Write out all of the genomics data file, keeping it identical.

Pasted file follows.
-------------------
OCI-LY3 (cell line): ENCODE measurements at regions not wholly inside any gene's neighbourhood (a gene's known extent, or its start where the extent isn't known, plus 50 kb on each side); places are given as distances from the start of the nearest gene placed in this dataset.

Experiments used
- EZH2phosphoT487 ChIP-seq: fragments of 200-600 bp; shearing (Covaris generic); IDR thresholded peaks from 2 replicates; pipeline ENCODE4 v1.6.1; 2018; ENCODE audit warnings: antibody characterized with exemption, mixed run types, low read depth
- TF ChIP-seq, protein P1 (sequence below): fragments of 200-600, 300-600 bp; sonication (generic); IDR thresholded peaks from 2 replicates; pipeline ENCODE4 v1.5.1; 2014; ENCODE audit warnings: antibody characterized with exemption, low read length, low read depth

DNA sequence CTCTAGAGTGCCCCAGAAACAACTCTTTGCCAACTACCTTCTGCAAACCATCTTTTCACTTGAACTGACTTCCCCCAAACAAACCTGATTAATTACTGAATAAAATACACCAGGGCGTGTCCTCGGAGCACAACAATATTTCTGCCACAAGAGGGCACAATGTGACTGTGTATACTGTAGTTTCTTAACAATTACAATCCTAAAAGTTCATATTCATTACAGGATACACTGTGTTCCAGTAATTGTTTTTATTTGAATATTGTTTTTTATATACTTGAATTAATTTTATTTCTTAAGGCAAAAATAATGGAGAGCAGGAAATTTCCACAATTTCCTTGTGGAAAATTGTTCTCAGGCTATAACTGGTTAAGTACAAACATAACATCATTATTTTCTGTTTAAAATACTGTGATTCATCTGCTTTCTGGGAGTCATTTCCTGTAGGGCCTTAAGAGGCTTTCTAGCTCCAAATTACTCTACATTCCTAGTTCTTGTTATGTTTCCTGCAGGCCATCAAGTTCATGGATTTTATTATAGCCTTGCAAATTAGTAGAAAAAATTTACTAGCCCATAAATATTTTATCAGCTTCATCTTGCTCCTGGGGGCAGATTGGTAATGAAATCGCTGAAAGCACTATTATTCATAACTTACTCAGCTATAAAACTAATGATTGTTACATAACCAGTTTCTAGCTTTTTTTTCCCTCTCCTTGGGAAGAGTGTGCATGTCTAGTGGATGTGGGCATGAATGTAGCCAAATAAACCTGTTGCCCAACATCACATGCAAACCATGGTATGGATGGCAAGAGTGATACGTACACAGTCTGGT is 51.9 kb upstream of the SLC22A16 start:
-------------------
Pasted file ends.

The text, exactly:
OCI-LY3 (cell line): ENCODE measurements at regions not wholly inside any gene's neighbourhood (a gene's known extent, or its start where the extent isn't known, plus 50 kb on each side); places are given as distances from the start of the nearest gene placed in this dataset.

Experiments used
- EZH2phosphoT487 ChIP-seq: fragments of 200-600 bp; shearing (Covaris generic); IDR thresholded peaks from 2 replicates; pipeline ENCODE4 v1.6.1; 2018; ENCODE audit warnings: antibody characterized with exemption, mixed run types, low read depth
- TF ChIP-seq, protein P1 (sequence below): fragments of 200-600, 300-600 bp; sonication (generic); IDR thresholded peaks from 2 replicates; pipeline ENCODE4 v1.5.1; 2014; ENCODE audit warnings: antibody characterized with exemption, low read length, low read depth

DNA sequence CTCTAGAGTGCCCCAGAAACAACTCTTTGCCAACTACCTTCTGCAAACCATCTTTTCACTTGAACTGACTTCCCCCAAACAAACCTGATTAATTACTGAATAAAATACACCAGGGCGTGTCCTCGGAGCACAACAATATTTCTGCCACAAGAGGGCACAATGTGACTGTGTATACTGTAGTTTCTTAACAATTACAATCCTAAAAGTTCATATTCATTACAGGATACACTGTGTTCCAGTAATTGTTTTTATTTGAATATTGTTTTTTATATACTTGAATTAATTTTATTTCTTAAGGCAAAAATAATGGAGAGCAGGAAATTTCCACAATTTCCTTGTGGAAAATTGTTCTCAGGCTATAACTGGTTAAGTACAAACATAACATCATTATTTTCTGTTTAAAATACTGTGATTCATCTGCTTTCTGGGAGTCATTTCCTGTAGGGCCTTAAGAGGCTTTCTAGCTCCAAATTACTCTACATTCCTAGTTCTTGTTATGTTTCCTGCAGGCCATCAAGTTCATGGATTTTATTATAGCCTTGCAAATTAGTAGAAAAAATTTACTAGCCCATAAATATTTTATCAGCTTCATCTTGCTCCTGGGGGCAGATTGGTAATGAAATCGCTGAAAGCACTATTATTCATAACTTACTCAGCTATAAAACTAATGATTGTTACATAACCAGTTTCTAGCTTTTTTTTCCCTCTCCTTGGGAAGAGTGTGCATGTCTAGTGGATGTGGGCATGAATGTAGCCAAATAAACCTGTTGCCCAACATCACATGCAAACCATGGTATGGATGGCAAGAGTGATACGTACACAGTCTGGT is 51.9 kb upstream of the SLC22A16 start: